Christine Cox

Posts tagged ‘Greek’

6th Century: Chinese Characters in Japan

Books, Miniatures, Writing and Supports
(Timeline Project)

By the 6th century – Chinese characters introduced to Japan by Buddhists.

From Wikipedia: “The Japanese language had no written form at the time Chinese characters were introduced, and texts were written and read only in Chinese. Later, during the Heian period (794–1185), however, a system known as kanbun emerged, which involved using Chinese text with diacritical marks to allow Japanese speakers to restructure and read Chinese sentences, by changing word order and adding particles and verb endings, in accordance with the rules of Japanese grammar.”

This is part of an ongoing series on books, miniatures, writing and supports since the year 1. Please consider it a kick-start for your own private timeline and a springboard for further research. See The Muse for the rest of the series.

 

 

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Bookbinding, Metalsmithing and Glass
We have the tools and supplies you need for your projects and classes
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4th Century: Codex Sinaiticus

Books, Miniatures, Writing and Supports
(Timeline Project)

sinaiticus

4th century – One of the oldest known versions of a complete New Testament: Codex Sinaiticus. This is the earliest known use of iron-gall ink, which fades to brown over time – a mixture of tannin from nut galls and iron sulfate – sometimes carbon black was added for a dense black ink. Written in Greek Uncial in scriptio continua (no separations between words) in 4 columns on parchment. The main text hand is ~4mm high. It is no longer in its binding and is distributed over 4 institutions.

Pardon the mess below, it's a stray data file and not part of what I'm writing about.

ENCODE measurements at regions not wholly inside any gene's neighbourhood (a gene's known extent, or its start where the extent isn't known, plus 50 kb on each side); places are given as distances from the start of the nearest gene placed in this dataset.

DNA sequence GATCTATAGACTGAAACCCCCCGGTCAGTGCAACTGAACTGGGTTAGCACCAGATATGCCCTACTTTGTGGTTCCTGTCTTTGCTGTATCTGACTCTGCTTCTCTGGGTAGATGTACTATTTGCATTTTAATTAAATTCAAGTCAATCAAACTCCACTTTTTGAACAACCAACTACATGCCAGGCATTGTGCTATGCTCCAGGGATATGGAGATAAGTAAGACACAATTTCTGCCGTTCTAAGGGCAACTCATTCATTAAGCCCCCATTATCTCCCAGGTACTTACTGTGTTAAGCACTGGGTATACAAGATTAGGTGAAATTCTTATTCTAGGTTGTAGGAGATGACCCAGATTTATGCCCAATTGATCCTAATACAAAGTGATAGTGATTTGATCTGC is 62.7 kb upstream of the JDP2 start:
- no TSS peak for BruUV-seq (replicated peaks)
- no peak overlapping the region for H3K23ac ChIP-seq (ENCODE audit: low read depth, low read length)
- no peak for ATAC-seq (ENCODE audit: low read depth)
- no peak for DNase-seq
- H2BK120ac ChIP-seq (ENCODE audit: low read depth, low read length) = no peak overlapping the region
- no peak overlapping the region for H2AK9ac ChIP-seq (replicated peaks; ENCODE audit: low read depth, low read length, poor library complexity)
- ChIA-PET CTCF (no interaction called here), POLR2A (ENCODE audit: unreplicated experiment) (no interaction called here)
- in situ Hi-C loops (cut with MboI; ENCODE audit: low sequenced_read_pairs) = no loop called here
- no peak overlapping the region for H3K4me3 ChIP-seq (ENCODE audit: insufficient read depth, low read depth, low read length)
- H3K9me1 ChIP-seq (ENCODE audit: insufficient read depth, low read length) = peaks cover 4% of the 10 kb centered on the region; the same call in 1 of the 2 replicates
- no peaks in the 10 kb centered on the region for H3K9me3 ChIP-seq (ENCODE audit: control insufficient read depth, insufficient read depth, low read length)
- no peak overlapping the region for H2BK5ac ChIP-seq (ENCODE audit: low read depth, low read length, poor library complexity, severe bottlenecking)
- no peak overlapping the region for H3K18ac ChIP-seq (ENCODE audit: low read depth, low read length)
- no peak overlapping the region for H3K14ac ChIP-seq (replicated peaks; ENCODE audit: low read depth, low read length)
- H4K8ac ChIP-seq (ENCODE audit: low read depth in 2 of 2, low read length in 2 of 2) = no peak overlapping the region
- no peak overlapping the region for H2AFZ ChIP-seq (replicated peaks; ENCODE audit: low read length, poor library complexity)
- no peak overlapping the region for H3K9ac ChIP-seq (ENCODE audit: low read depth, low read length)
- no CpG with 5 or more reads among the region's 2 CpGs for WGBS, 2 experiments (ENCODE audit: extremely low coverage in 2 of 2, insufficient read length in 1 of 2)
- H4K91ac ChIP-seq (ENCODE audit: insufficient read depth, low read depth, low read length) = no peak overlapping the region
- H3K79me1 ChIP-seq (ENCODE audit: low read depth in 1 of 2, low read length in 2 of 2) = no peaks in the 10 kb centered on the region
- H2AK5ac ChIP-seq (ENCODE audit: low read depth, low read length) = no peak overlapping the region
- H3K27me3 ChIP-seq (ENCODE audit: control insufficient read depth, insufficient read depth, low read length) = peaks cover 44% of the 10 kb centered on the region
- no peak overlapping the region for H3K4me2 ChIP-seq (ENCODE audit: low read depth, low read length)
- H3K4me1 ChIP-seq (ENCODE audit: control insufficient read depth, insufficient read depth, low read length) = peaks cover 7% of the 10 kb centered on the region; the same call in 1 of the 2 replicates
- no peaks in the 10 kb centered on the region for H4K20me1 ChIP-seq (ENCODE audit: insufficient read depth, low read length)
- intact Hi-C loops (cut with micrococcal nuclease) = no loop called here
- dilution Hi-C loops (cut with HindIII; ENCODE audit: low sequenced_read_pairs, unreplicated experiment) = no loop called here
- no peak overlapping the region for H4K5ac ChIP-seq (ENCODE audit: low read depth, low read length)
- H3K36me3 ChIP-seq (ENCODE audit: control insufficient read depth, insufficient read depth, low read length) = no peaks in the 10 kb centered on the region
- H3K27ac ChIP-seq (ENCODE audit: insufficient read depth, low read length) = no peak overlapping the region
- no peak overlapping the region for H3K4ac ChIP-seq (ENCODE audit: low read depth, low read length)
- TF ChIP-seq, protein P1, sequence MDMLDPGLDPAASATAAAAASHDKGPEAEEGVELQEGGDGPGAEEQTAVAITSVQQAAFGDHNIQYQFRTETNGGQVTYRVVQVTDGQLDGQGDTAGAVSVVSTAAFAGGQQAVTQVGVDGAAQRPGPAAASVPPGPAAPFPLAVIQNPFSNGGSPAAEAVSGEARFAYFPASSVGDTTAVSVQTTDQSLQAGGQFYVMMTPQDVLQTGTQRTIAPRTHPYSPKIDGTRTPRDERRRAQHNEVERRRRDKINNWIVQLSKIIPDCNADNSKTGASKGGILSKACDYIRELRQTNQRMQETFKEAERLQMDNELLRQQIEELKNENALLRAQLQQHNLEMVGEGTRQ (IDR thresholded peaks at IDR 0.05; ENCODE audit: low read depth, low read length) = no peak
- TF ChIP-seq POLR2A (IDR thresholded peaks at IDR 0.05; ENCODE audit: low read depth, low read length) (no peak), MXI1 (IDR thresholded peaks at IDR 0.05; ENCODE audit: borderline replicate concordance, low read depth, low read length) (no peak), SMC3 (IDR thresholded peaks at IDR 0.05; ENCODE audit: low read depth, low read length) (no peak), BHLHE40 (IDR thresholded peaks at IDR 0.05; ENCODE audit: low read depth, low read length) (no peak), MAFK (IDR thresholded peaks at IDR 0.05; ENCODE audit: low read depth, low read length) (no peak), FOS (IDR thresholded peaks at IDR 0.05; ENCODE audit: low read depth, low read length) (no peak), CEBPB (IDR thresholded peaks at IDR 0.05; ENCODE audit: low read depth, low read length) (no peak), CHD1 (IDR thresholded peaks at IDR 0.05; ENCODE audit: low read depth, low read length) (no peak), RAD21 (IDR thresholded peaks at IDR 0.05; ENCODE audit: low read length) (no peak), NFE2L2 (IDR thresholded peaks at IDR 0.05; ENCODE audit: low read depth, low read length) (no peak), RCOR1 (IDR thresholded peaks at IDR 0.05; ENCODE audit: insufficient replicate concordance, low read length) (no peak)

This post is part of an ongoing series on books, miniatures, writing and supports since the year 1. Please consider it a kick-start for your own private timeline and a springboard for further research. See my blog for the rest of the series.

4th Century: Official Script of the Christian Church

Books, Miniatures, Writing and Supports
(Timeline Project)

4th century – Latin is the official language of the Christian church in Rome. Uncial is the official script (though it had no official name until the 18th c.). It developed from late Majuscule (old Roman cursive). Uncial was in use until tapering off in the 10th c. – used to write Greek, Latin and Gothic

This post is part of an ongoing series on books, miniatures, writing and supports since the year 1. Please consider it a kick-start for your own private timeline and a springboard for further research. See my blog for the rest of the series.

2nd Century: And the Prize for Most Writing in the World Goes to . . .

Bookbinding, Miniatures, Writing and Paper
(Timeline project)

In the 2nd century, the greatest amount of writing in the world (Latin and Greek) was done in Egypt.

This post is part of an ongoing series on bookbinding, miniatures, writing and paper since the year 1. Please consider it a kick-start for your own private timeline and a springboard for further research. See my blog for the rest of the series.

2nd Century – Nag Hammadi

Bookbinding, Miniatures, Paper and Writing

100 – 199 CE (2nd century) — Nag Hammadi codices written on papyrus – Gnostic treatises written in Coptic, probably translated from Greek

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